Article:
Once it became clear that its EU and NATO allies were serious about the intervention, Italy decided to commit seven air bases to the effort but continued to hedge its involvement. Rome, for example, threatened to force foreign air assets off its bases if a NATO mandate was not agreed upon for the mission. Once the enforcement of the no-fly zone began, Rome continued to stress that its jets operating over Libya were incapacitating Tripoli's air defenses "without firing a shot." Indeed, even as recently as April 14, Frattini said Italy would need to hear "strong arguments" from the rebels in order to make the decision to begin firing on Libyan targets.
Rome Reverses Its Policy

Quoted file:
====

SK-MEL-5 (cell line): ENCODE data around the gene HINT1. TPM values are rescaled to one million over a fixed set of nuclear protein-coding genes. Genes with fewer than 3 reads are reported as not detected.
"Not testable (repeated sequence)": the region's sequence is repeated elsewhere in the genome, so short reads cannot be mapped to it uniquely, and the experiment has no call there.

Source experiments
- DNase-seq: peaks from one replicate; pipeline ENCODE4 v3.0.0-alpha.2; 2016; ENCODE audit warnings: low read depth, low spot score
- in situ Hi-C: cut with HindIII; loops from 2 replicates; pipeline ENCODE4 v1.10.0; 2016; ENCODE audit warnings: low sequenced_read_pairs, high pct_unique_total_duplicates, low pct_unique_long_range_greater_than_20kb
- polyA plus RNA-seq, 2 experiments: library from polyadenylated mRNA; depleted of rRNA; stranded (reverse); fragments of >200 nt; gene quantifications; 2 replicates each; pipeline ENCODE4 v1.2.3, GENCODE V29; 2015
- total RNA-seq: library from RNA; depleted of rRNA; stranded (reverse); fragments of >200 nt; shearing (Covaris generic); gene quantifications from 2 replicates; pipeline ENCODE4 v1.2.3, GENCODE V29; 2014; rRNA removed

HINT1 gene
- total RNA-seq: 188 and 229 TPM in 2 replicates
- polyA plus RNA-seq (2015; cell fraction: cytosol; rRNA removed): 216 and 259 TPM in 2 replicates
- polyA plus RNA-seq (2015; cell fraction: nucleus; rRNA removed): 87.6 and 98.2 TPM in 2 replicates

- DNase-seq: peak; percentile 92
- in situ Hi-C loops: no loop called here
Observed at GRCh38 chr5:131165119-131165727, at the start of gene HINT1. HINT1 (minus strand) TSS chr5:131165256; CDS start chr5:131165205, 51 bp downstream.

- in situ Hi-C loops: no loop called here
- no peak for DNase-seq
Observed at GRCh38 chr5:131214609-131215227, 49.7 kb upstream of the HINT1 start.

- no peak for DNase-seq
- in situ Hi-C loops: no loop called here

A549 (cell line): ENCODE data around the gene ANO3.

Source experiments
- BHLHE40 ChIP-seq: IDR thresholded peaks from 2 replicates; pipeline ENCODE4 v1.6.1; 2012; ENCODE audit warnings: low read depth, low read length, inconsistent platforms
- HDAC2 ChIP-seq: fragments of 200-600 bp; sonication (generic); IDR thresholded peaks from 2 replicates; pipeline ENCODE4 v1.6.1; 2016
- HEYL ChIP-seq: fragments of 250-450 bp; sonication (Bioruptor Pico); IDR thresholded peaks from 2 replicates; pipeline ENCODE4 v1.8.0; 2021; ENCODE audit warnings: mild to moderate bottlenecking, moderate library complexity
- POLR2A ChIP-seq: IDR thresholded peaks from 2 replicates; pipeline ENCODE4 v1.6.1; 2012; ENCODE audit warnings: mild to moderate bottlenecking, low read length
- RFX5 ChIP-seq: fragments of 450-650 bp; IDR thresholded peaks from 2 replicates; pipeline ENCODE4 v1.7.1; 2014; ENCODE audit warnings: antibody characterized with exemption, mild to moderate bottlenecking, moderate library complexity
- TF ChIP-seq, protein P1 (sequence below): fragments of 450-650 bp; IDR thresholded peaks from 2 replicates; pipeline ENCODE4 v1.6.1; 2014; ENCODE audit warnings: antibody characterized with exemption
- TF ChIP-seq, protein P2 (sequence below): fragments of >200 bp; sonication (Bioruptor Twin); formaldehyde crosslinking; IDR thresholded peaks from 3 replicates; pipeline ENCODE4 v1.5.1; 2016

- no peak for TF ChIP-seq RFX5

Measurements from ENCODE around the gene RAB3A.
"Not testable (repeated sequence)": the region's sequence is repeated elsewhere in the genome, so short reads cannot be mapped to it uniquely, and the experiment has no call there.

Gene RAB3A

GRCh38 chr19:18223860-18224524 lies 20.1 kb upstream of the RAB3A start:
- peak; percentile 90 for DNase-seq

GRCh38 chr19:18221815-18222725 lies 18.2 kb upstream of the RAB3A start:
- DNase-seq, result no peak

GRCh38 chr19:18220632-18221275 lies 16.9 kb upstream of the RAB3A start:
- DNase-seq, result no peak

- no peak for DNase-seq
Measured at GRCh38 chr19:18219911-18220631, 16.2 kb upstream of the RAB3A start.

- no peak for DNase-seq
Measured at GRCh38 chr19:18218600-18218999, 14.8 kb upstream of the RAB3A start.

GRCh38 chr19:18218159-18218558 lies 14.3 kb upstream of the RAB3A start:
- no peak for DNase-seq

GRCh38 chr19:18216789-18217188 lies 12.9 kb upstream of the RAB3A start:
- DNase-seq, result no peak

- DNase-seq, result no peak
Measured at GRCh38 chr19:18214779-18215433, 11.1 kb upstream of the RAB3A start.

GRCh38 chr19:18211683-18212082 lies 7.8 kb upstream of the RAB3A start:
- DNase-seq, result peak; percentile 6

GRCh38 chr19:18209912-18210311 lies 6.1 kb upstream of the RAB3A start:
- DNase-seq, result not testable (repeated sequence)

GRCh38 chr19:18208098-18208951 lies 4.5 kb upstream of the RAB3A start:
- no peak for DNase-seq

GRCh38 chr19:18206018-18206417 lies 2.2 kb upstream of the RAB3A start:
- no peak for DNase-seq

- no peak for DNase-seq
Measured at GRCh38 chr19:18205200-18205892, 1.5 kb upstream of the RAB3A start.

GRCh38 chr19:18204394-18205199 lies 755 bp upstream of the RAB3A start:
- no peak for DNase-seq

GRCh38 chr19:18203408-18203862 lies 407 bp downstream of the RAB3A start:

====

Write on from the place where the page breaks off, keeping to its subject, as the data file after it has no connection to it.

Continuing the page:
The Libyan rebels did not welcome Rome's stance. As the Libyan National Transitional Council began to be seen as the sole representative of the rebellion, and as the sole representative of the Libyan people by France and Qatar, it began issuing poignant statements about the future foreign relations of a post-Gadhafi Libya. The opposition council made clear that those European countries that had helped the Benghazi-based rebels (i.e., France and Britain) would enjoy a privileged relationship with Libya. It seems that Rome decided at this time to break with Gadhafi. The decision was in large part made for Rome by ENI, which sent Scaroni to Benghazi at the beginning of April. The CEO followed his visit with several phone conversations with the rebel leadership. The negotiations between ENI and the National Transitional Council initially produced little proof in the media that a grand bargain had been struck, but subsequent statements from Rome illustrated a clear shift in tone. Almost immediately following the Scaroni visit, on April 4 Italy became the third country to recognize the opposition council as the only legitimate representative of the Libyan people. On April 11, Frattini said neither Gadhafi nor any of his family members could be part of the future of Libyan politics. And on April 14, Rome confirmed that it no longer had any official relations with Tripoli. Since then, reports have emerged in Italian media that Rome is already supplying the rebels with weapons via Qatar. While ENI may have provided the impetus for Rome to make a firm change in its stance on Libya, the writing was already on the wall for Italy. France and the United Kingdom's support for the National Transitional Council at the very minimum would mean a divided Libya and thus protracted instability in North Africa, directly across the Mediterranean Sea from Italy. Rome could not support Gadhafi in a proxy war against its NATO and EU allies. It therefore could continue to hedge and stall, which only perpetuates instability in the region, or declare its support for the intervention to try bring the conflict to a close as soon as possible. In the meantime, Italy can use its support as leverage to exact concessions from the rebels so long as that support is needed. Italy's role in Libya will not end with Gadhafi's downfall, nor will it end if the rebels lose and Gadhafi retains power. There are reports in the Italian media that Italian businesses and intelligence operatives are continuing to maintain lines of communication with Tripoli and elements of the regime. While Rome is supporting the rebels diplomatically and likely with weapons — in addition to the newly announced decision to send advisers to Benghazi — it is sustaining these links with the regime as a form of insurance in case elements of Gadhafi's inner circle, excluding the Libyan leader himself as well as his close relatives, retain a role in the power structure in Libya. Of the European countries, Italy has the most on the line in Libya and the longest tradition of involvement. Even though Rome initially seemed to support Gadhafi, the rebels recognize Italy as an ideal market for post-Gadhafi Libyan energy products and know that Italy has proved itself open to Libyan investments. And ENI has a history of operating in the country and is committed to investing in Libya in the long term. Both Rome and the National Transitional Council have thus put their disagreements of a month ago behind them and decided that business — and removing Gadhafi — comes first.